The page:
Translation:I'm not experienced but I learn quickly.
Then I am confused. Why does it say here exactly the opposite? https://www.pealim.com/dict/1210-lenasot/ It says that it is מנוסית, not מנוסה for feminine singular.
I have been confused about this since I started the passive skill. But since משונה here exists here (https://bit.ly/2J45o2V) as both an adjective and a verb (where the verb form is משונית while the adjective form is משונה), I told myself - it must be because the verb stayed that way, but adjective changed, because the meaning shifted a bit, too.
But then, AdamReisman also claims here that feminine verbs never end in ית (even though, according to pealim.com ל''ה verbs in pu'al, huf'al and nif'al also have ית ending for a female singular form in the present - for example: https://www.pealim.com/dict/2264-lehishanot/, from the same root ש.נ.ה in nif'al) and you say that that form has been kicked out, so I am truly stumped. Could someone, please, elaborate on that some more? Thanks!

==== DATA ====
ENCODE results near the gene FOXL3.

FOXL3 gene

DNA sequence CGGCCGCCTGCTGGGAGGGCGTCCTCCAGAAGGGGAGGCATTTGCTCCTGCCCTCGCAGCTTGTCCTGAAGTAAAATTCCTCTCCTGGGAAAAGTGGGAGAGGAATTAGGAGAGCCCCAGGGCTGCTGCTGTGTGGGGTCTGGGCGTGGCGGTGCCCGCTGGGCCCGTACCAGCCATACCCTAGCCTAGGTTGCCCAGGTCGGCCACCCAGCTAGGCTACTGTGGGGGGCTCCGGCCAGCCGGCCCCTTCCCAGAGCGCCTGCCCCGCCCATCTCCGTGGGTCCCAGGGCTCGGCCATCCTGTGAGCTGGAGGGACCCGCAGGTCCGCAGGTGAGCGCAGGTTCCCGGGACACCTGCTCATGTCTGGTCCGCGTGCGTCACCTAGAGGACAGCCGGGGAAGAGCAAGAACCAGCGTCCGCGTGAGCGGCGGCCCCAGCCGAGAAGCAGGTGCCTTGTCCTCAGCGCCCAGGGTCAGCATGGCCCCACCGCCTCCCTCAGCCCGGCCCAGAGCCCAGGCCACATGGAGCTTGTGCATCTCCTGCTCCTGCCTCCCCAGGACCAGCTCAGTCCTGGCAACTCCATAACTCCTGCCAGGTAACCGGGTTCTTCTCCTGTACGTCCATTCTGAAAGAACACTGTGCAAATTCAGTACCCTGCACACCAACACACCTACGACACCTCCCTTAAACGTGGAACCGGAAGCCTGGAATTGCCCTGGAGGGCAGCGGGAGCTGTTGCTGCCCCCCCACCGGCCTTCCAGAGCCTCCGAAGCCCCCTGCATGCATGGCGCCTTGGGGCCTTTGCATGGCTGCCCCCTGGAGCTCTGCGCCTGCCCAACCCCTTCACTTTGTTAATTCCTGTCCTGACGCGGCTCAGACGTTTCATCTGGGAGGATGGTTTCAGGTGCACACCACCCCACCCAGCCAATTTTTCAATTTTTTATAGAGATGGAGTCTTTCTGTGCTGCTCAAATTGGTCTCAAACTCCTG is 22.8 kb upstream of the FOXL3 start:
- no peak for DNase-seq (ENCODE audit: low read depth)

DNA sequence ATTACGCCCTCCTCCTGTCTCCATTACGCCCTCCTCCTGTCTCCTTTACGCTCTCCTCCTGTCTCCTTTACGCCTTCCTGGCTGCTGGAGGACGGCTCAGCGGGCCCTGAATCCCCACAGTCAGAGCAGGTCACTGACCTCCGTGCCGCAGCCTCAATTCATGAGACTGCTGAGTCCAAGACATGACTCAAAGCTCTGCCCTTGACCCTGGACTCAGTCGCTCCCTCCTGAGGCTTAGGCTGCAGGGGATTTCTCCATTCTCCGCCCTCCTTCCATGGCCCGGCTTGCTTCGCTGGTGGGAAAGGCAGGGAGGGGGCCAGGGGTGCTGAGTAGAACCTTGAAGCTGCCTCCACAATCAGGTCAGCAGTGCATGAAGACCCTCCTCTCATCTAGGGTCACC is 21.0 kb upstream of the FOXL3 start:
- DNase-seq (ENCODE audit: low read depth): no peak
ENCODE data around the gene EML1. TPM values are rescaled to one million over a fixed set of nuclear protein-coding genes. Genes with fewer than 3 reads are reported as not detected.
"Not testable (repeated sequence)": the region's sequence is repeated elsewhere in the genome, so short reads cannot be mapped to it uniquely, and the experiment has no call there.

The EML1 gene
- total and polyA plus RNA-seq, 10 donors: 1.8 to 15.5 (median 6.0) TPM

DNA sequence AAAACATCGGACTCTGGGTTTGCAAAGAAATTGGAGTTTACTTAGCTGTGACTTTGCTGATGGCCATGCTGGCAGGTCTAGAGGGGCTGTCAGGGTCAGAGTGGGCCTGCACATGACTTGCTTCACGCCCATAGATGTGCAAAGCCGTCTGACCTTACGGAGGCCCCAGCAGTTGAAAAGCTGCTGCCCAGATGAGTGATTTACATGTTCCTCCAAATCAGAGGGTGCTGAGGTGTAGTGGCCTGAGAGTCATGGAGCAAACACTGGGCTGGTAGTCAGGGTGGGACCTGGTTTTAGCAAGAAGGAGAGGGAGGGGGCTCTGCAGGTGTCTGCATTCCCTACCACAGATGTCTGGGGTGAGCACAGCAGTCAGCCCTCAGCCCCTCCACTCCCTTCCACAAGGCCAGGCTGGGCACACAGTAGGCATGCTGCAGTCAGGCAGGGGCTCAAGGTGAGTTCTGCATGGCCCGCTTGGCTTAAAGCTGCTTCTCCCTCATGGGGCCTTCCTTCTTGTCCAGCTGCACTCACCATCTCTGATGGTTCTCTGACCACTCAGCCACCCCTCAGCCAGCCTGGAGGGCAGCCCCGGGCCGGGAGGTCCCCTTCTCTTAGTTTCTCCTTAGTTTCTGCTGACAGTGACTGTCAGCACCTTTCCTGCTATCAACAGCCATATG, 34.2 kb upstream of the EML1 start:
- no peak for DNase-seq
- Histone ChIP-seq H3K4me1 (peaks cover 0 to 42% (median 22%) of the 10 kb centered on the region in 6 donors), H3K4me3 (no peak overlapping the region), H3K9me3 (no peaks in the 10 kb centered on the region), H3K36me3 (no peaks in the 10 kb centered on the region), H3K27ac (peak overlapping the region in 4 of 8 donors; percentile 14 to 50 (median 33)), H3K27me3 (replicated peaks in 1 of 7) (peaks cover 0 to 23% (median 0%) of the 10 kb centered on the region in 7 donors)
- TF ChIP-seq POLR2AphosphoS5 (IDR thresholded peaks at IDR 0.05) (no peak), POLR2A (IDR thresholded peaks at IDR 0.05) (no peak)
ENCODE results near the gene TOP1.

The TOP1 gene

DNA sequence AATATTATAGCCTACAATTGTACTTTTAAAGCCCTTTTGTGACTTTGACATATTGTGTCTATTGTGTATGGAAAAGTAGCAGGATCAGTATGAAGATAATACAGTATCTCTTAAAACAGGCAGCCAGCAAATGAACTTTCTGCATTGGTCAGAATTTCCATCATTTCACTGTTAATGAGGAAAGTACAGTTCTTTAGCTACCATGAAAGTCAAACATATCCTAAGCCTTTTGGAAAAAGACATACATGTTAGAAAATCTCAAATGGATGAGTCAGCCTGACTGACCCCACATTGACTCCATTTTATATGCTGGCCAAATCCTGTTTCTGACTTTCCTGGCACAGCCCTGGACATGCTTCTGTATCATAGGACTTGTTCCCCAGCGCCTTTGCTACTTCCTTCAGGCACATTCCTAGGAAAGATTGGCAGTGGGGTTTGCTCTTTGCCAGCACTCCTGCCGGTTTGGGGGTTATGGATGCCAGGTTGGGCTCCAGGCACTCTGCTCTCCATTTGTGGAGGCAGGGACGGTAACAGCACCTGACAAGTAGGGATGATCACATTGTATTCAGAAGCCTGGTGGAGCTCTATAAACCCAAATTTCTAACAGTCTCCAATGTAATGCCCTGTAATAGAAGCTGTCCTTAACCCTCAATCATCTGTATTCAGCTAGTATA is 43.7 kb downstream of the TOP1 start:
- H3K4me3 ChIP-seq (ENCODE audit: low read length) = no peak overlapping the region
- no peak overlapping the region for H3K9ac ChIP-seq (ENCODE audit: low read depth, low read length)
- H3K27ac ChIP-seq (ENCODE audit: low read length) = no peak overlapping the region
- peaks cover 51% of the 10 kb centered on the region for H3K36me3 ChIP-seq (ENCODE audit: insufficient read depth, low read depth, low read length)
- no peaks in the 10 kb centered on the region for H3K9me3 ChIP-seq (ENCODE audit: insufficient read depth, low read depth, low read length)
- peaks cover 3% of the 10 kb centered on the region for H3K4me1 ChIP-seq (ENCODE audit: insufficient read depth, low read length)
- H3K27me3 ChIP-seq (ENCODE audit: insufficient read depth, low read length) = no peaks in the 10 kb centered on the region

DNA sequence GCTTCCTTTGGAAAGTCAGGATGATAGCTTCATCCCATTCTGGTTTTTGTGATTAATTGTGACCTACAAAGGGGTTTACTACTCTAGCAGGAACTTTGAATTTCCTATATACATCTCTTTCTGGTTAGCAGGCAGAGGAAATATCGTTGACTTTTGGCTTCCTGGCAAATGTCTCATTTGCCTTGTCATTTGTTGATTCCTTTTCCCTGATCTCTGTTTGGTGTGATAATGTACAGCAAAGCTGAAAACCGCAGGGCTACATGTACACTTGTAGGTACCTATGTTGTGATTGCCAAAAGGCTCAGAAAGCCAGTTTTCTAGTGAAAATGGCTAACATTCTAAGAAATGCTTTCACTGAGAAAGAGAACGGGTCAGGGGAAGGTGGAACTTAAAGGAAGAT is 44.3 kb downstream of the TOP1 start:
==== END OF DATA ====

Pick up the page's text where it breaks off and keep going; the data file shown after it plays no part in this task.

Well, the quite prescriptive מִלּוֹן אֶ֫בֶן־שׁוֹשָׂן prescibes as the participle of the פֻּעַל for verbs using the root בנה as an example the forms מְבֻנֶּה מְבֻנָּה. The dictionary of forms "501 Hebrew Verbs" by Shmuel Bolozky proposes the same. The corpus in Ngram seems to support the same result. Therefore I think Modern Hebrew has an overwhelming preference for the form מְנֻסָּה. Other interesting cases are ל״א verbs (like the root מלא with מְמֻלֵּאת), and the mediae geminatae (like the root סבב with מְסוֹבָבָה or מְסֻבֶּ֫בֶת). All the other weak classes and the sound root form the feminine Pual participle in -eXet. The alternative forms are not wrong, but unusal, I would say. As a plus, I have found this interesting diagram, maybe it helps too to decide in choosing the right feminine ending: